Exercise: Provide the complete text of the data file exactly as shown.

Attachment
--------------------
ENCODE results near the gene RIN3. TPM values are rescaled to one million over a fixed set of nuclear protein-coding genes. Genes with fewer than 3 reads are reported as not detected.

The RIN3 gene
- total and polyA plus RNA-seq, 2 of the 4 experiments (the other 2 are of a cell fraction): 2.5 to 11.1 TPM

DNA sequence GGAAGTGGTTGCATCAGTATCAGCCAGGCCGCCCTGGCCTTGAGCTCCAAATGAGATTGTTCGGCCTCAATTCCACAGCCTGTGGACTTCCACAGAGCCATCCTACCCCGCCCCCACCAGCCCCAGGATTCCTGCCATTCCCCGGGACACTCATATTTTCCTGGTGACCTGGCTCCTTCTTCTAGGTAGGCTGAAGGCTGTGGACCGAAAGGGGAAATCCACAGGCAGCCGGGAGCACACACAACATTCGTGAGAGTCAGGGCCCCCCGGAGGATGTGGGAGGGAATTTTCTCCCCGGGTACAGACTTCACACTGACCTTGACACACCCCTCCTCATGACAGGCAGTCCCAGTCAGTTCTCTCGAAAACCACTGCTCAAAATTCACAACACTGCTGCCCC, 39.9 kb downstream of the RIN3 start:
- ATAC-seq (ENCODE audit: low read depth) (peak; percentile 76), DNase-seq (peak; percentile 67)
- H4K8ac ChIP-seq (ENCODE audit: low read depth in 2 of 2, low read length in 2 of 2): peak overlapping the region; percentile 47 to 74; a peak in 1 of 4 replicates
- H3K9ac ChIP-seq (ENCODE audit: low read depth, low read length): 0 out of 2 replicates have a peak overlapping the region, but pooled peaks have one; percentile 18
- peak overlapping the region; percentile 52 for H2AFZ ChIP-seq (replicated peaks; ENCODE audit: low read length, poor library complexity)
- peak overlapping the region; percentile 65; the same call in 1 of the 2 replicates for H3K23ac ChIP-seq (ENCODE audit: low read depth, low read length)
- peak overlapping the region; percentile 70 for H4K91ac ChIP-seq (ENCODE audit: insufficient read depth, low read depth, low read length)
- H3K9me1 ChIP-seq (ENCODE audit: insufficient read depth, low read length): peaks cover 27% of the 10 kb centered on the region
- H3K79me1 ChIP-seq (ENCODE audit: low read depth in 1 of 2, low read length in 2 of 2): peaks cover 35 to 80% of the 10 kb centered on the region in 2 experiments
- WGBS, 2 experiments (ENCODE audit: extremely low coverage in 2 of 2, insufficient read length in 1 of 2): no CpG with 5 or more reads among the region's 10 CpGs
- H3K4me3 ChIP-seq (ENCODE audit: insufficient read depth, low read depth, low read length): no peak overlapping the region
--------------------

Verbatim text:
ENCODE results near the gene RIN3. TPM values are rescaled to one million over a fixed set of nuclear protein-coding genes. Genes with fewer than 3 reads are reported as not detected.

The RIN3 gene
- total and polyA plus RNA-seq, 2 of the 4 experiments (the other 2 are of a cell fraction): 2.5 to 11.1 TPM

DNA sequence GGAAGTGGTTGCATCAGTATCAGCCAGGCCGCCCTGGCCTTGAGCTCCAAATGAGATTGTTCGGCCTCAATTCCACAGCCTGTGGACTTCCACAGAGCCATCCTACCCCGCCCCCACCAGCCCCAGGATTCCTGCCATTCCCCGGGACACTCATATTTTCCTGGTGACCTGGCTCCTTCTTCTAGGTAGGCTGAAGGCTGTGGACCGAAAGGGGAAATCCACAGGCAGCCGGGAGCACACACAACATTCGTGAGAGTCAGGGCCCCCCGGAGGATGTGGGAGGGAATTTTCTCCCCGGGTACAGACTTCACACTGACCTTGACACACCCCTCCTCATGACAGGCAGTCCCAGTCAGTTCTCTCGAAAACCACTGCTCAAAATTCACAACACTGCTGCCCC, 39.9 kb downstream of the RIN3 start:
- ATAC-seq (ENCODE audit: low read depth) (peak; percentile 76), DNase-seq (peak; percentile 67)
- H4K8ac ChIP-seq (ENCODE audit: low read depth in 2 of 2, low read length in 2 of 2): peak overlapping the region; percentile 47 to 74; a peak in 1 of 4 replicates
- H3K9ac ChIP-seq (ENCODE audit: low read depth, low read length): 0 out of 2 replicates have a peak overlapping the region, but pooled peaks have one; percentile 18
- peak overlapping the region; percentile 52 for H2AFZ ChIP-seq (replicated peaks; ENCODE audit: low read length, poor library complexity)
- peak overlapping the region; percentile 65; the same call in 1 of the 2 replicates for H3K23ac ChIP-seq (ENCODE audit: low read depth, low read length)
- peak overlapping the region; percentile 70 for H4K91ac ChIP-seq (ENCODE audit: insufficient read depth, low read depth, low read length)
- H3K9me1 ChIP-seq (ENCODE audit: insufficient read depth, low read length): peaks cover 27% of the 10 kb centered on the region
- H3K79me1 ChIP-seq (ENCODE audit: low read depth in 1 of 2, low read length in 2 of 2): peaks cover 35 to 80% of the 10 kb centered on the region in 2 experiments
- WGBS, 2 experiments (ENCODE audit: extremely low coverage in 2 of 2, insufficient read length in 1 of 2): no CpG with 5 or more reads among the region's 10 CpGs
- H3K4me3 ChIP-seq (ENCODE audit: insufficient read depth, low read depth, low read length): no peak overlapping the region